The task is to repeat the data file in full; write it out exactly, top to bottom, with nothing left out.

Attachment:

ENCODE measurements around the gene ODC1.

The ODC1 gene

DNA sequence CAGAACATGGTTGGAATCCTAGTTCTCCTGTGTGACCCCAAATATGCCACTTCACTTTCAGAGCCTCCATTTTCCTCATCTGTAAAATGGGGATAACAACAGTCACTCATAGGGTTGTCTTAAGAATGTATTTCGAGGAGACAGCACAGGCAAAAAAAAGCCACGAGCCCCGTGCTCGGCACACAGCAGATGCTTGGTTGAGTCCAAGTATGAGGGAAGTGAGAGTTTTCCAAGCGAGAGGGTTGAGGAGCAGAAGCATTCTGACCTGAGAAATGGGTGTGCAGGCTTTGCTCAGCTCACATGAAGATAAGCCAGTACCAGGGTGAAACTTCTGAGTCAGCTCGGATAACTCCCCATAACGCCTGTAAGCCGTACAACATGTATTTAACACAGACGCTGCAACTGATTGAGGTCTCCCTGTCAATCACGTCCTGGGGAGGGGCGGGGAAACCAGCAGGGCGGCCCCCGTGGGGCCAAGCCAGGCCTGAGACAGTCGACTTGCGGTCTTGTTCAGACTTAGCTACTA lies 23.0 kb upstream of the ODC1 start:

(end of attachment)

ENCODE measurements around the gene ODC1.

The ODC1 gene

DNA sequence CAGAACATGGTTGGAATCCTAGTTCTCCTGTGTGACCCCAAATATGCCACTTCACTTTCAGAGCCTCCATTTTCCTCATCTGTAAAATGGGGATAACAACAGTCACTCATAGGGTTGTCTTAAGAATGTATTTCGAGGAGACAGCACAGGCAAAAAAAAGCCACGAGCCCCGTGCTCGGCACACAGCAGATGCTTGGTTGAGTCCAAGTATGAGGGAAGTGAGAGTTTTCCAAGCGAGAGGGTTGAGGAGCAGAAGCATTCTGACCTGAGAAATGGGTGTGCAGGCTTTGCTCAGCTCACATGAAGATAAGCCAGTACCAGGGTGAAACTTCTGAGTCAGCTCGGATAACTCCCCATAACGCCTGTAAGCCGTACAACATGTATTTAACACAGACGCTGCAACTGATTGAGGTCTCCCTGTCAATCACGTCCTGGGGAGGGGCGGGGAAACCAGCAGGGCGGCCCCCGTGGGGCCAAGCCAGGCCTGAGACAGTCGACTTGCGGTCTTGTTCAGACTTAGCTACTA lies 23.0 kb upstream of the ODC1 start: